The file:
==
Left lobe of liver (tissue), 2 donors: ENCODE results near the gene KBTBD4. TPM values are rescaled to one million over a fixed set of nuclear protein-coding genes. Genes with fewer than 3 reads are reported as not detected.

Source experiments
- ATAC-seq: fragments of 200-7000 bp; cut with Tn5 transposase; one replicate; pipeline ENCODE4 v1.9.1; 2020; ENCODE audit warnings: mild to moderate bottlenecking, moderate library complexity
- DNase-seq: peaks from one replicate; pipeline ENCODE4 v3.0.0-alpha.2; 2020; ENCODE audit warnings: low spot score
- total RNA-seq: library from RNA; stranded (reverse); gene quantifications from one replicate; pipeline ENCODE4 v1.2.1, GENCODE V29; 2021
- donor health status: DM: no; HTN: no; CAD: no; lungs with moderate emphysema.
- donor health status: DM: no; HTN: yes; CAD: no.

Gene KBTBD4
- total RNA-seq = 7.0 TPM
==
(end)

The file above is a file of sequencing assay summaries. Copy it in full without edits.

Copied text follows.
Left lobe of liver (tissue), 2 donors: ENCODE results near the gene KBTBD4. TPM values are rescaled to one million over a fixed set of nuclear protein-coding genes. Genes with fewer than 3 reads are reported as not detected.

Source experiments
- ATAC-seq: fragments of 200-7000 bp; cut with Tn5 transposase; one replicate; pipeline ENCODE4 v1.9.1; 2020; ENCODE audit warnings: mild to moderate bottlenecking, moderate library complexity
- DNase-seq: peaks from one replicate; pipeline ENCODE4 v3.0.0-alpha.2; 2020; ENCODE audit warnings: low spot score
- total RNA-seq: library from RNA; stranded (reverse); gene quantifications from one replicate; pipeline ENCODE4 v1.2.1, GENCODE V29; 2021
- donor health status: DM: no; HTN: no; CAD: no; lungs with moderate emphysema.
- donor health status: DM: no; HTN: yes; CAD: no.

Gene KBTBD4
- total RNA-seq = 7.0 TPM